I’ve never in my life meditated, but I imagine the soothing monotony of Einstein on the Beach parallels that of a meditative state. There is something strikingly beautiful about the repetitious meandering (in the most respectful sense) that both peaks my instinctive interest as well as calms my over-analytical, self-loathing senses. It’s mind-blowing to think that this music was performed live, and in front of an audience. What lies deep within the caverns of the genius mind, am I right?! Philip Glass, you sir, are on the same pedestal as Einstein, as far as I’m concerned, and these contemporary (circa: 1979) pieces of Classical compositions rank among some of the best ear candy I’ve ever ingested. Fueled by coffee and the soft glow of Glass in my ear, I gently lay my head atop the pillow of these blissful sound waves and smirk as I imagine how much my neighbors hate me at this very moment. I’m not joking when I say beauty was redefined upon this epic album’s release. I only wish I was able to see it performed live.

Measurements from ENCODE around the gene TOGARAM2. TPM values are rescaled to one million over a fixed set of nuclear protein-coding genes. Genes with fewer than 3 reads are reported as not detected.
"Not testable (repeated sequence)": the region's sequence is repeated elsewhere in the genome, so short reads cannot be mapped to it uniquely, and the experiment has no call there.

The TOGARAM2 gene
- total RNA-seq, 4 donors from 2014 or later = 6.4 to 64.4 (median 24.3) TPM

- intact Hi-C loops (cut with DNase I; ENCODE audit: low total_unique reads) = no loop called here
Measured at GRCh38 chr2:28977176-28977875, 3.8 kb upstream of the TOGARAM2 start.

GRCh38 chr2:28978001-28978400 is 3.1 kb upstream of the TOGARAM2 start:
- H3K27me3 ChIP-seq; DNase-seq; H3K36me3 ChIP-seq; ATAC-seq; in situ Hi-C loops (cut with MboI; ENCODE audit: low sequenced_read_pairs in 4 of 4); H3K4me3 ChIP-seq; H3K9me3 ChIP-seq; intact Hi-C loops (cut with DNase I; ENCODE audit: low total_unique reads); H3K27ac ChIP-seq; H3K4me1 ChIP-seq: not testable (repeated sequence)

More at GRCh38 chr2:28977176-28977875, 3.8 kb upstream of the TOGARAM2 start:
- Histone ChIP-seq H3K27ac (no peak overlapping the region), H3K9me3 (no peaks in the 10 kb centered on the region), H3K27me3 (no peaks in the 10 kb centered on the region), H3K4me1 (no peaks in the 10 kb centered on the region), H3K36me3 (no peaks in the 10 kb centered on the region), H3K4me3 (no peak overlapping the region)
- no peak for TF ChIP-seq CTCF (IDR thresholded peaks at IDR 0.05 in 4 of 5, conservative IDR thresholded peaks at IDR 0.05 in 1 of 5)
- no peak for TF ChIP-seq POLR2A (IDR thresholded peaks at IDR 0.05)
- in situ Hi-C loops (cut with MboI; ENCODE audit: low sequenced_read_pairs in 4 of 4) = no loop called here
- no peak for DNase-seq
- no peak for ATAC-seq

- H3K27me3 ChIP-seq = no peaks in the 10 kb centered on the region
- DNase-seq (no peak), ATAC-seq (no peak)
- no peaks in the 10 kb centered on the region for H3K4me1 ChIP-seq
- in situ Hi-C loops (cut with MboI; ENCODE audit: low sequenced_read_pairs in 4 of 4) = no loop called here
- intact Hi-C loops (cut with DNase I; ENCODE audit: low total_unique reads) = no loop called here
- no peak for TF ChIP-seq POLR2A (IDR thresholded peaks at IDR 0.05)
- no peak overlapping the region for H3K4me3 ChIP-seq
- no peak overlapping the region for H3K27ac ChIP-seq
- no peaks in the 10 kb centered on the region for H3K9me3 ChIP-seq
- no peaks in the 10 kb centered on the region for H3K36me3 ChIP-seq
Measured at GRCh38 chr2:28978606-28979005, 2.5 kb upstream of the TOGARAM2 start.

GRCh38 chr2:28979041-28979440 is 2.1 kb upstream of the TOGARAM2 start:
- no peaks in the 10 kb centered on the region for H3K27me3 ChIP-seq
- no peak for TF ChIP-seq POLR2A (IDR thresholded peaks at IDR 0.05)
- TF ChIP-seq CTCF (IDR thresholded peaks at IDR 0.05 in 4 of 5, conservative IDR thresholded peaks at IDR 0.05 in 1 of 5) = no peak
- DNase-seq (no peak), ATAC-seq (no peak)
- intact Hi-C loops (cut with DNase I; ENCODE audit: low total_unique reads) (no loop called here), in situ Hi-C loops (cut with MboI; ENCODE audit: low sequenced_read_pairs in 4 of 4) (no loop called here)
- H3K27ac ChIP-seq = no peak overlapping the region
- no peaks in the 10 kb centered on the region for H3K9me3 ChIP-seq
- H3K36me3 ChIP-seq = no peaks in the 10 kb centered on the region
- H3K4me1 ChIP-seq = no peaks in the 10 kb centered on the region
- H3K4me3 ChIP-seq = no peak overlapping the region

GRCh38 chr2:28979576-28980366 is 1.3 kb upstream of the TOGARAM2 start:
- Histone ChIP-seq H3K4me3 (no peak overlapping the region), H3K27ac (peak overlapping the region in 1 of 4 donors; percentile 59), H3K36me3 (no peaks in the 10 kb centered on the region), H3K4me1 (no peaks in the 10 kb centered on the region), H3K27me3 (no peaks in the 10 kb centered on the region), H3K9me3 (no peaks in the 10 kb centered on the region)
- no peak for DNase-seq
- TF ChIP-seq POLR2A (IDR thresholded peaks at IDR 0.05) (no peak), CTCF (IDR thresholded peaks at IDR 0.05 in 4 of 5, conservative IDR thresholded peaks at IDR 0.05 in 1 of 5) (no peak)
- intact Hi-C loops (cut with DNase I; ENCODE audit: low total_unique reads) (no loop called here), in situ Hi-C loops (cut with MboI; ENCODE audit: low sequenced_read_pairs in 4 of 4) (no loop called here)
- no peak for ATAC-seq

How fitting is it that my introduction to Einstein on the Beach took place while driving along the Pacific Coast Highway in Malibu? I don’t remember the frequency and I don’t remember the DJ, but I’ll never forget my scenic drive up Highway 1 early, one autumn morning upon returning from LAX to drop off a friend. I felt bold and flipped on the radio (something I VERY rarely did and something I refuse to do now) and stumbled across, quite by accident, the iridescent joy of Act 1, Scene 1: Train. It was one of those moments that one never forgets. Not unlike setting eyes on your significant other, or witnessing the Eiffel Tower in person, I felt an immediate connection and was literally overjoyed by hearing a style of music I never knew existed. It’s not often new discoveries of this magnitude emerge themselves well into one’s twenties. Needless to say, it’s quite obvious that for me, Einstein on the Beach struck a chord whose ring will never die out.